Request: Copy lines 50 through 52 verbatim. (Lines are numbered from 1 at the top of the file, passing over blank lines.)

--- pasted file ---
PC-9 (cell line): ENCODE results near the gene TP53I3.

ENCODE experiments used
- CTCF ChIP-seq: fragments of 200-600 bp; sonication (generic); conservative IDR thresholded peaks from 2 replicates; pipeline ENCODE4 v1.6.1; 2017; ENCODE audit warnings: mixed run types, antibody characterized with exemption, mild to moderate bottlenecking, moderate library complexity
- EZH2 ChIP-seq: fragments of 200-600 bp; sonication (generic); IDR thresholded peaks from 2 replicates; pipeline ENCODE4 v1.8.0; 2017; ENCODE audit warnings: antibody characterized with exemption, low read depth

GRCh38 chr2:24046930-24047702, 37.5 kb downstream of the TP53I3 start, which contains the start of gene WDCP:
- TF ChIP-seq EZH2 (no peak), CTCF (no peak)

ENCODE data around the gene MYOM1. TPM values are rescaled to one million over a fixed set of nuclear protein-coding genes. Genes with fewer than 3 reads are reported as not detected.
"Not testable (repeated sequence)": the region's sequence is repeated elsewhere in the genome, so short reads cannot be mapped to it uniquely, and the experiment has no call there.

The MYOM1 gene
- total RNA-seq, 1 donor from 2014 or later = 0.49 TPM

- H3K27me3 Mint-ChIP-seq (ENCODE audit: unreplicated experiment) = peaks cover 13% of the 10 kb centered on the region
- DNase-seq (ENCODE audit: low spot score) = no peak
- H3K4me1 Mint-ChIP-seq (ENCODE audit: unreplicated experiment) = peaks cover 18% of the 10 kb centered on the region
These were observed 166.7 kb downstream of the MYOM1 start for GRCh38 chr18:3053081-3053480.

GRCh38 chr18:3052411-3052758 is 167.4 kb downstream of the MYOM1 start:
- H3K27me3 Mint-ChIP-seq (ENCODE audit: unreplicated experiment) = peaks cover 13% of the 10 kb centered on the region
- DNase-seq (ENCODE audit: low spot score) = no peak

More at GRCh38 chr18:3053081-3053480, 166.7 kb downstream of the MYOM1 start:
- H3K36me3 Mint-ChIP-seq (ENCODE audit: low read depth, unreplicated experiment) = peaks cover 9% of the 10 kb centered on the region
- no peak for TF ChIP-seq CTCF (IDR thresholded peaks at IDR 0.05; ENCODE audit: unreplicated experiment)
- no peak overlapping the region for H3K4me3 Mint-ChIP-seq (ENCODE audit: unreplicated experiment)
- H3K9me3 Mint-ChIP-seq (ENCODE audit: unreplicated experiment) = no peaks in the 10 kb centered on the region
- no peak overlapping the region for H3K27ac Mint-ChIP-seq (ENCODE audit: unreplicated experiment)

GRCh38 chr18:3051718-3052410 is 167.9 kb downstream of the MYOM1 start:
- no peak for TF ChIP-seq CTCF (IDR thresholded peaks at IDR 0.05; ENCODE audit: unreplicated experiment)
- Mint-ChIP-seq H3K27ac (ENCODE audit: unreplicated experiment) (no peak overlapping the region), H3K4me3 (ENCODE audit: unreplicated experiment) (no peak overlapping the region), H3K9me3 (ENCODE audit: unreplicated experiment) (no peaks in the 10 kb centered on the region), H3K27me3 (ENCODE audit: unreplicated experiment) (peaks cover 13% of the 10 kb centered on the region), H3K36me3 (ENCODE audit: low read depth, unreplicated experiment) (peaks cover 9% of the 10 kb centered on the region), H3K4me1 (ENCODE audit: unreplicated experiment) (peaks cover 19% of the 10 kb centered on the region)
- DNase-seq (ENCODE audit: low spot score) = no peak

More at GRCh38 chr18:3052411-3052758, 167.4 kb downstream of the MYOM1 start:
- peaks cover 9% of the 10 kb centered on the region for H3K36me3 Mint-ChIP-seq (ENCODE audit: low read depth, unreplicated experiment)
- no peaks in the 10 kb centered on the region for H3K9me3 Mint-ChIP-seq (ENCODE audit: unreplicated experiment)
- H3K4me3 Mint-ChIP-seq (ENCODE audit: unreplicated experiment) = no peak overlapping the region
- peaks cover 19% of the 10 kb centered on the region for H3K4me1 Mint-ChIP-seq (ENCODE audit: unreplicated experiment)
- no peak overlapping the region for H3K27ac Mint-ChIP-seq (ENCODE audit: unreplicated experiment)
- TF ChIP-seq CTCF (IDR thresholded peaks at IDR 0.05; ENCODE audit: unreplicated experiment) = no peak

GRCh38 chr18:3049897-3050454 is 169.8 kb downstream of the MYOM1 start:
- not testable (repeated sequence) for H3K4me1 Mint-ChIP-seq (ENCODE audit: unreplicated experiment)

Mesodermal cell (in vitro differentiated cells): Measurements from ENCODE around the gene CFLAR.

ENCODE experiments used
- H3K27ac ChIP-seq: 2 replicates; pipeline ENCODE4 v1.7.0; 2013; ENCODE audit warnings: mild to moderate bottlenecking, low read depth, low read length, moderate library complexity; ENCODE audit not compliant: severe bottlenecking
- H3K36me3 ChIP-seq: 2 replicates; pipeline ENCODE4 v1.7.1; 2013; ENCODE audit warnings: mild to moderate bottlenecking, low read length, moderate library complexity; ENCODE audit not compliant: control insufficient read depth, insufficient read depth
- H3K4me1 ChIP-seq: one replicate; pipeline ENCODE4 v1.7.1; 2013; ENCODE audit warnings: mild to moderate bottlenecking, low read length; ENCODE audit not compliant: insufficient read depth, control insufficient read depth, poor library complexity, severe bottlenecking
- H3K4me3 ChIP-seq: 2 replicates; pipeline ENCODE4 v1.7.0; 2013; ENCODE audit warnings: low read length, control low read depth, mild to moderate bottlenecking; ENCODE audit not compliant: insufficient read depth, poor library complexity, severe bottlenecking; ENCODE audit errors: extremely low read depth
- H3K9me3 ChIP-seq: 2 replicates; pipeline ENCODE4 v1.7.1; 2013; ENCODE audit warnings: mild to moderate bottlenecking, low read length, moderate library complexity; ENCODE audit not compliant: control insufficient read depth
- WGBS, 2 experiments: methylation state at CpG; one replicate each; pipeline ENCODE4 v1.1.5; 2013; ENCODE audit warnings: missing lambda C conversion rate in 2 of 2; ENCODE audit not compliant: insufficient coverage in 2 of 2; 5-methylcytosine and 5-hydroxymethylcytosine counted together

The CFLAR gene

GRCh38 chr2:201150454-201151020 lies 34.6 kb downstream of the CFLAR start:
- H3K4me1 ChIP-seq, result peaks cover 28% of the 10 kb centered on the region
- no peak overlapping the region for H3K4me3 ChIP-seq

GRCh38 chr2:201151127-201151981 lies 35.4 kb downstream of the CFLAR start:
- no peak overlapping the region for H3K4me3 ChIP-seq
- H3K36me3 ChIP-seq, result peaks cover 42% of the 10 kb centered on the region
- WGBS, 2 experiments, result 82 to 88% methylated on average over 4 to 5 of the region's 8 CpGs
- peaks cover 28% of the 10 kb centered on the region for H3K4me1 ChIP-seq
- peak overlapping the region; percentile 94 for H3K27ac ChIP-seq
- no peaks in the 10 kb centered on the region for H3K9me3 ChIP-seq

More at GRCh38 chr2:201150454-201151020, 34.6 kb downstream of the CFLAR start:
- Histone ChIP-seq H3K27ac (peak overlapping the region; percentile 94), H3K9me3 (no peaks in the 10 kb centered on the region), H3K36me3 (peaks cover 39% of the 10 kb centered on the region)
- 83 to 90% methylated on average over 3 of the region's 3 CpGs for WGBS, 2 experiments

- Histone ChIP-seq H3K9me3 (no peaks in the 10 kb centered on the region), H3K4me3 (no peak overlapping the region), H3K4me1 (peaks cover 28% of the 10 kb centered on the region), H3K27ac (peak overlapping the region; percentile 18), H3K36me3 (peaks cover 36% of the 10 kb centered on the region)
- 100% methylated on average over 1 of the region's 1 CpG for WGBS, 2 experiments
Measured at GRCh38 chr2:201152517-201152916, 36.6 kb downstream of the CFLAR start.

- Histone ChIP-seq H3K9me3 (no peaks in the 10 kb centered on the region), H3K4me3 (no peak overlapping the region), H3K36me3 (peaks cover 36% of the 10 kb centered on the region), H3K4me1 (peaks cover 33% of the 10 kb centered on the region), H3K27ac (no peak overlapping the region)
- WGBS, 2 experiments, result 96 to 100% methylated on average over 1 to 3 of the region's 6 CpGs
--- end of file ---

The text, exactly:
- no peak overlapping the region for H3K4me3 ChIP-seq
- H3K36me3 ChIP-seq, result peaks cover 42% of the 10 kb centered on the region
- WGBS, 2 experiments, result 82 to 88% methylated on average over 4 to 5 of the region's 8 CpGs